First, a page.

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Knee Pain

Knee pain can occur from multiple sources, and can be the result of a traumatic event, repetitive stress, poor loading mechanics, or can occur from no apparent cause. It can also be referred pain, stemming from areas such as the hip, sacroiliac joint, or lumbar spine. Proper treatment for knee pain begins with a clinical evaluation by a skilled physical therapist, including a thorough subjective examination to learn about the patient’s history and pain presentation, and then an objective evaluation looking at functional movement performance and selective tissue tension testing to determine what the painful source to the knee pain is. Common diagnoses for knee pain include patellofemoral pain syndrome (PFPS), knee osteoarthritis, and meniscus lesions (meniscal tears).

Patellofemoral Pain Syndrome

Patellofemoral pain syndrome accounts for approximately 25% of all knee pain complaints seen in outpatient orthopaedic clinics. It is defined as pain around, or underneath (retropatellar) the kneecap (aka patella), and typically increases with increased stresses of the kneecap, such as going down stairs, running, squatting, and sitting with the knee bent for long-durations. It has been known to be one of the most difficult areas to treat in orthopaedics, with high incidence of recurrence and chronic symptoms. Recent research states the importance of treating PFPS through regional interdependence, meaning treating areas distant to the painful area (such as the hip, knee joint, ankle/foot, lumbar spine), which may be contributing to the onset and/or chronicity of the kneecap pain. Examples of conditions that may contribute to PFPS include chronic low back pain and core weakness, hip weakness, knee joint stiffness, ankle stiffness (possibly from an chronic ankle sprain), decreased big toe mobility (i.e. bunion), among others. Problems in these areas changes how the person functions on the affected leg, changing the mechanics around the kneecap and possibly leading towards patellofemoral pain. Treatment aimed at improving those distant areas while retraining functional movement patterns has been shown to decrease pain and dysfunction in patients with PFPS.

Knee Osteoarthritis

Knee osteoarthritis (OA) is pain and inflammation that is associated with a progressive loss in articular cartilage in the knee. Increased risks for knee OA include the female sex, obesity, diet, occupation, past history of knee trauma, bone density, and decreased quadriceps strength. With the general population becoming older, and obesity becoming more prevalent, risks for knee OA in people have increased. Knee OA is associated with pain during squatting, stairs, increased walking, morning pain/stiffness, warmth to palpate the knee and knee joint swelling, and improvements in symptoms with rest and/or anti-inflammatories. Conservative therapy aimed at improving knee range of motion, increasing strength, decreasing inflammation, and retraining functional movements to decrease the stress through the knee joint have been shown to be beneficial in managing knee pain from arthritis. Moderate activity loading is important for overall joint health and strength, so proper dosage of activity along with an appropriate weight-loss program can help improve the stresses at the knee and improve pain and function.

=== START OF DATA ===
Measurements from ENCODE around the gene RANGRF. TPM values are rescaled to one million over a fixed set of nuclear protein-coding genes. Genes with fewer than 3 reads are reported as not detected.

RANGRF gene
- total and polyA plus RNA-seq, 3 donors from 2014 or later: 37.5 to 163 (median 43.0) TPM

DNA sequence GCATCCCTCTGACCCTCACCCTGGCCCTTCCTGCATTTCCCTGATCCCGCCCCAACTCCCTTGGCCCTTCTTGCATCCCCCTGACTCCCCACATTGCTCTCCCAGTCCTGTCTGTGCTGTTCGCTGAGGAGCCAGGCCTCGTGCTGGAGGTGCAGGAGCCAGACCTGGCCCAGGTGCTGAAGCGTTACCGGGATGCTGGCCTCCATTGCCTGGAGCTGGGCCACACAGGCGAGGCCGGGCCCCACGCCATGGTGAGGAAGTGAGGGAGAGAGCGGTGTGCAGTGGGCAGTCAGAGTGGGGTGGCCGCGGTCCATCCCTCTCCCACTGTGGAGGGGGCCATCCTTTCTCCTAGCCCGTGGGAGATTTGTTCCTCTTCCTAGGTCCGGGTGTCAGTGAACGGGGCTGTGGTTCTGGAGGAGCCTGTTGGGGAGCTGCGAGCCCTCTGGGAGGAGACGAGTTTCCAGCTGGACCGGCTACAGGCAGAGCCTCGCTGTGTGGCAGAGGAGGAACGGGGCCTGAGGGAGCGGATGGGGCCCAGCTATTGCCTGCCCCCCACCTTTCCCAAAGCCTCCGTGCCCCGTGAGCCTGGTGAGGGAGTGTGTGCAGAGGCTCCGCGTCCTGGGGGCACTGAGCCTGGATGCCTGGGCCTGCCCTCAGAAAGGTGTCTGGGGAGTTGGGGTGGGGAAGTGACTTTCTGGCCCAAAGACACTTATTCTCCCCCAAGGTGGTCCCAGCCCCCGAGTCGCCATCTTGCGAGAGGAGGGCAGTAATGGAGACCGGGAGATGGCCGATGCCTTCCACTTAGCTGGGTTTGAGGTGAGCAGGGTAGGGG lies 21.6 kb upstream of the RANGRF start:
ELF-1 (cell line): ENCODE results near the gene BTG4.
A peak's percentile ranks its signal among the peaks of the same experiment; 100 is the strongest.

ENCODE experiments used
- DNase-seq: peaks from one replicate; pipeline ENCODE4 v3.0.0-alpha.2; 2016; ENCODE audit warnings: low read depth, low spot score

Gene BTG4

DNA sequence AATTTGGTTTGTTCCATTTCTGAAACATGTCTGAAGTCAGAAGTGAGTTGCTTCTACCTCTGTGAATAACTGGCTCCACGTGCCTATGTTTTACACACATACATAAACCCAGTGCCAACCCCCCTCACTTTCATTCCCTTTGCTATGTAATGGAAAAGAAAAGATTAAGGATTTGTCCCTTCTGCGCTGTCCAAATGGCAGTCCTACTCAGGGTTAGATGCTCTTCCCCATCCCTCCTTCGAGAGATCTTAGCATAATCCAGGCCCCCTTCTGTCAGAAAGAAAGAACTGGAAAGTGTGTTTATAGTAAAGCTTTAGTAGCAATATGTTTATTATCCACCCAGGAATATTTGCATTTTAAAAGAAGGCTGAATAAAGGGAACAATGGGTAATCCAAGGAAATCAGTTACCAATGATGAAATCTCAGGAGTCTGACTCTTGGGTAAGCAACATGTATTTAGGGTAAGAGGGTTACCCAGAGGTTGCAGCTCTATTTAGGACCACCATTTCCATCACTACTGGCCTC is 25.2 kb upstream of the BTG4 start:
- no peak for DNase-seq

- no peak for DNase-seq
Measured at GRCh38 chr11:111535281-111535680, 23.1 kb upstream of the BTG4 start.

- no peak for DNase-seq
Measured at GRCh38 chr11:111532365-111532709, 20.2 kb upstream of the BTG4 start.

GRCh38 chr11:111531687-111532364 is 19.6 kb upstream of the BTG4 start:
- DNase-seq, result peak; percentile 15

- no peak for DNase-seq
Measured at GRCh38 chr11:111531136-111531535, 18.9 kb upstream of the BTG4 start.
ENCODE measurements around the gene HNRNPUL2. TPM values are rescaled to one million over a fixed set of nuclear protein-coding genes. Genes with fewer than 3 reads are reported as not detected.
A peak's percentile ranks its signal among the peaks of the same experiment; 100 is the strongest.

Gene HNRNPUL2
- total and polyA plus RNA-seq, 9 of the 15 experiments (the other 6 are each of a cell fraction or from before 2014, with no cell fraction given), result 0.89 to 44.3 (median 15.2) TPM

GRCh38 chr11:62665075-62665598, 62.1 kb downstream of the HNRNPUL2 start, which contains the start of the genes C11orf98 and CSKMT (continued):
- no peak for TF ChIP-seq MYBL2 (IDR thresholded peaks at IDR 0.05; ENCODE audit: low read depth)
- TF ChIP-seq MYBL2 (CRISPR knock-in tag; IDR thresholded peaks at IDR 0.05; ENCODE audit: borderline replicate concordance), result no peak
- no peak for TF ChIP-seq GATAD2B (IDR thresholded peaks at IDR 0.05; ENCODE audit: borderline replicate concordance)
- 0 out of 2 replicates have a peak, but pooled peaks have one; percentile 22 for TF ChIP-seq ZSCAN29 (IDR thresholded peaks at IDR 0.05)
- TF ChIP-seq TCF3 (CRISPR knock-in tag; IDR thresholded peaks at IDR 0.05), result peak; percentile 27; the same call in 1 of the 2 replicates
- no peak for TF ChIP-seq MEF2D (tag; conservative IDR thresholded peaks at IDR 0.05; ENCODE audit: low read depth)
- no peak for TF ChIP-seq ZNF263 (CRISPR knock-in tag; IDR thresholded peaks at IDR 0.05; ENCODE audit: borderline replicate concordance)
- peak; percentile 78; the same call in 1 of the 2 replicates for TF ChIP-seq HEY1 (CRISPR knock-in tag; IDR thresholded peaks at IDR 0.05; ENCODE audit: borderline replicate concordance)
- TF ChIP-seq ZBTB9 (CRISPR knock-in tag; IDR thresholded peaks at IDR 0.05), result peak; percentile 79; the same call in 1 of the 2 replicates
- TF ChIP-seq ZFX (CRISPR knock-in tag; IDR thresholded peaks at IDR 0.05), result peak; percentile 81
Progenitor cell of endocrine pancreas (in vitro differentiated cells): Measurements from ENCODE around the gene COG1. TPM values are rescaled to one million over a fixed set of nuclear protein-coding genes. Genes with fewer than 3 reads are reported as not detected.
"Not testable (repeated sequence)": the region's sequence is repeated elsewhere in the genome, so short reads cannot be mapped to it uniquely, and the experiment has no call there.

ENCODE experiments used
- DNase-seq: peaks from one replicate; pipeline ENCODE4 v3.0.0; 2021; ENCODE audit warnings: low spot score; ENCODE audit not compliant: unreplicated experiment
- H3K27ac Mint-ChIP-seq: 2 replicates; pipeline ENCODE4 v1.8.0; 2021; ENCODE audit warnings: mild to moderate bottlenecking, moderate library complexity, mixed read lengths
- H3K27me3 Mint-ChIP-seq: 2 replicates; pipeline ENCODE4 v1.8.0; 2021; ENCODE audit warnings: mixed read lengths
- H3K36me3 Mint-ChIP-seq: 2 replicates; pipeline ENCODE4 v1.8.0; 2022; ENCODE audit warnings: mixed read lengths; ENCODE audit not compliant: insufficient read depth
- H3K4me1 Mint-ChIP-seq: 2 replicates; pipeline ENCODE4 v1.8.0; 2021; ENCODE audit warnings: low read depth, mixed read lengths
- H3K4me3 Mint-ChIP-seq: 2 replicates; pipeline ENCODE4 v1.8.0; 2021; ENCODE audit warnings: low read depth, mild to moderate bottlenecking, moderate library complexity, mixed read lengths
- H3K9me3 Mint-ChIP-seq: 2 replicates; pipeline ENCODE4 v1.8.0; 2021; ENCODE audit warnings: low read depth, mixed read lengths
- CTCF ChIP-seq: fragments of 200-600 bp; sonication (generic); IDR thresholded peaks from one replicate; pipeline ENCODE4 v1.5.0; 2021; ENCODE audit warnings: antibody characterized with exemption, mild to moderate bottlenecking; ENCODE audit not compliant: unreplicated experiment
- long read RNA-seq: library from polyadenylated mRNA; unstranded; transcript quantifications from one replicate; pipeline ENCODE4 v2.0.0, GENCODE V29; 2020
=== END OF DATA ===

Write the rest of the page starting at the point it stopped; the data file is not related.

Meniscus Lesions (Meniscal Tears)

The lateral and medial meniscus of the knee increase the concavity of the knee joint for joint stability, help with shock absorption, and aid in lubrication and load transmission at the knee. They increase the surface area of the knee joint, so loss of the meniscus increases risk for future arthritic changes at the knee joint. They can become torn from a traumatic event to the knee, such as a twist/torsion activity, or become torn over age, known as a degenerative meniscal lesion. Clinical practice guidelines recently showed conservative therapy for meniscal lesions is as good as surgery in rehabilitation success. Also, a physical therapy evaluation is as good at determining if a patient has a meniscal lesion as an MRI. Symptoms associated with possible meniscal lesions include pain with squatting/loading activities, twisting/torsion activities, catchiness/clicking/popping in the knee, knee joint swelling, and painful/decreased knee range of motion. Conservative therapy focuses on normalizing knee range of motion, progressive functional strengthening exercises, manual therapy to nociceptive ligaments that attach the meniscus to the lower leg (i.e. tibia), and proprioceptive exercises for increasing stability around the lower leg. The majority of patients with suspected meniscal lesions progress well with conservative therapy, being able to avoid costly imaging and surgery, while maintaining high levels of function.

Physical Therapy and Treatment

Conservative treatment for most knee injuries is beneficial to improve pain and function. At Life’s Work Physical Therapy, we pride ourselves in our ability to properly differential diagnose your knee condition, in order to develop an individualized treatment plan aimed to successfully return you back to your functional activities. Our therapists are specifically trained in orthopaedic manual physical therapy, and understand proper treatment progressions that are research-based and cutting-edge. If you are experiencing knee pain, which affects your ability to normally function, contact Life’s Work Physical Therapy and get your knee evaluated today.

Don’t let knee pain hold you back